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Sea Grant Helps with Trashy Problem

Just to set the record straight about stormwater,

  • Storm drains (a.k.a. catch basins) are designed only for rain and snow melt (not trash, leaves, or oil).
  • Whatever goes down a storm drain goes into a natural waterway untreated.
  • The University of Minnesota Duluth does not hire people to pick up litter.
  • Fish don’t smoke, purchase candy bars, sip soda, or swill beer.

Fish are not responsible for the 1,866 cigarette butts, 88 food wrappers, and 45 beverage containers that Minnesota Sea Grant staff, family and friends picked up on a half-mile stretch of Lake Superior shoreline. These trash items, along with thousands of other bits of rubbish, were removed from Lake Superior’s edge as part of The Ocean Conservancy’s 2005 International Coastal Cleanup, which Minnesota Sea Grant helped sponsor. Reflective of misconceptions and sloppy habits, this garbage may be waterborne but it’s not water born.

UMD's water garden dries out before the next storm

UMD's rain garden dries out before the next storm.

“People drop, lose, or throw things on the ground, not realizing that the next rain can carry the litter into the nearest waterbody,” said Jesse Schomberg, Minnesota Sea Grant’s coastal communities educator. “Here in Duluth, trash can reach Lake Superior pretty quickly once it gets into a storm drain.”

In fact, rain on the University of Minnesota Duluth (UMD) campus can become part of Lake Superior within 5 minutes, racing through culverts and down Oregon Creek.

Increasingly, communities are dedicating time and resources towards stormwater education and management. Along with four other urban areas in Minnesota and many around the country, Duluth is responding to the mandates of the National Pollution Discharge Elimination System as part of the federal Clean Water Act. The act stresses that public education and participation are fundamental to managing stormwater, making institutions like Minnesota Sea Grant and UMD natural partners.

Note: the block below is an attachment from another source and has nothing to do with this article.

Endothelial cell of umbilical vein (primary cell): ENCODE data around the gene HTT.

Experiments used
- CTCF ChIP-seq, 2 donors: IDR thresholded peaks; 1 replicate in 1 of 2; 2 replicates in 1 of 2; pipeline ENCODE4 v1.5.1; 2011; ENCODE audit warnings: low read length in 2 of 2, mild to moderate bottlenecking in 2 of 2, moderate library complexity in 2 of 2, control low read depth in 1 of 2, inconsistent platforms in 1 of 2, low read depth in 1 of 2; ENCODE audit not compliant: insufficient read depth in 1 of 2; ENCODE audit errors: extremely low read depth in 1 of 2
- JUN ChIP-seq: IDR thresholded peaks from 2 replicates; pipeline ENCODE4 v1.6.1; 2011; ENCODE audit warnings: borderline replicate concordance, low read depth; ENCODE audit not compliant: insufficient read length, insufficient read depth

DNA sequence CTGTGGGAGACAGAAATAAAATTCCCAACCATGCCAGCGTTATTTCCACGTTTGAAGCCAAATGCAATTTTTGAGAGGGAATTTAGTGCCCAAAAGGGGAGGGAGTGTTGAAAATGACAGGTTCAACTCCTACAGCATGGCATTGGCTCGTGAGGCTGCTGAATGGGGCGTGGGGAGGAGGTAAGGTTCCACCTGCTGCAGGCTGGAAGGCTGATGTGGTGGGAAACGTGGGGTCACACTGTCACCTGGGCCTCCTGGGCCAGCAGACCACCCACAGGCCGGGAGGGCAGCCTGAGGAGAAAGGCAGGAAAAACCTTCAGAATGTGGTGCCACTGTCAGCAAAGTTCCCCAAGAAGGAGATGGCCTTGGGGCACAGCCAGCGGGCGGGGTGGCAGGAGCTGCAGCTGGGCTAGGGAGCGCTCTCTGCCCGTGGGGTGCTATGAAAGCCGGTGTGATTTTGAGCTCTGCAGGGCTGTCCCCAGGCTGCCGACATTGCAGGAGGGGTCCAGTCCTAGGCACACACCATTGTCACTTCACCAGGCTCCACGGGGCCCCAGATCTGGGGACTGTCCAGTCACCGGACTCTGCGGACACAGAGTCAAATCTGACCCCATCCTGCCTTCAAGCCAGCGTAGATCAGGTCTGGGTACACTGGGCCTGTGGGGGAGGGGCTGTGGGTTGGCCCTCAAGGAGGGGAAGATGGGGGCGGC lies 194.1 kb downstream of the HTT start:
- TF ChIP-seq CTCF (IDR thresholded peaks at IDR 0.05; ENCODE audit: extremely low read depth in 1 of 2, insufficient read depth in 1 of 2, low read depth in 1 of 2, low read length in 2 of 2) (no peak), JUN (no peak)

One recent stormwater endeavor united Sea Grant, UMD’s Facilities Management Department, and an eco-conscious undergraduate to curtail campus litter. Initiated by Nicole Hynum, the internship allowed her to devote more time to stormwater causes.

“The assumptions people have about litter and stormwater can be shocking,” said Hynum, who worked through a subcommittee of UMD’s Storm Water Steering Committee to spearhead the campus-wide anti-litter campaign. A survey of UMD students revealed that:

  • Plastic and glass drink bottles, fast food containers, and cigarette butts are the most common types of litter.
  • Students who littered did so mainly because they couldn’t find receptacles.
  • Some students thought that UMD hires staff specifically to clean up trash.
  • Almost 90 percent of respondents had participated in a volunteer cleanup project.

UMD officials intend to respond by installing more waste receptacles, educating incoming students about trash and stormwater, and hanging anti-litter posters.

Ways to be a stormwater steward:

  • Adopt a storm drain.
  • Build and landscape with permeable surfaces where possible.
  • Wash cars where the soap and water will run onto grass.
  • Create and maintain rain gardens.
  • Participate in a beach sweep.
  • Pick up litter, yard clippings, and pet waste.
  • Share information about litter and stormwater.
  • Use rain barrels to collect roof runoff for watering plants.

Curtailing litter is part of a comprehensive UMD stormwater plan that tapped Sea Grant expertise. Another aspect of the plan – a large rain garden – is probably more noticeable to the average passerby. To reduce the pace and heat of rainwater fleeing from campus into Oregon Creek, facilities management staff turned 1/3 of an acre into a rain garden. Planted with 75 species (3,800 hardy native and cultivated plants), the depression cradles up to 60,500 gallons of water running off a 2.5-acre paved parking lot. Filtering, evaporating, and learning happen here. The garden is an educational showpiece not only for UMD but also for the City of Duluth.

This fall, Duluth and the South St. Louis Soil and Water Conservation District armed volunteers with complementary rakes and bags and asked them to remove garbage and debris from storm drains through an Adopt a Storm Drain initiative, hoping that heightened awareness will encourage other residents to think about stormwater.

During a comparable effort to prevent the sand broadcast over icy winter roads from polluting streams and Lake Superior, last spring Duluthians collected enough sand to fill several dump trucks. The city encourages people to collect the remnants of winter road care material before it washes from their street; approximately 100 truck loads of grit and erosion material – stuff that could fill low spots in yards or provide traction next winter – accumulates around the mouths of Miller and Coffee Creeks, which are adjacent to each other and empty into the Duluth-Superior Harbor.

“Whatever goes into our streets and our storm drains goes into our streams and Lake Superior,” reiterates Schomberg. He and other Sea Grant staff, past and present, have contributed tirelessly to effective stormwater management through both professional endeavors and personal choices. Several Minnesota Sea Grant staff also serve on the Regional Stormwater Protection Team, a collaboration of governments and groups that have rallied to provide coordinated educational programs and technical assistance for stormwater pollution prevention. (For more information, see “Sea Grant Helps Efforts to Reduce Stormwater Runoff”.)

By Sharon Moen
December 2005

Return to December 2005 Seiche

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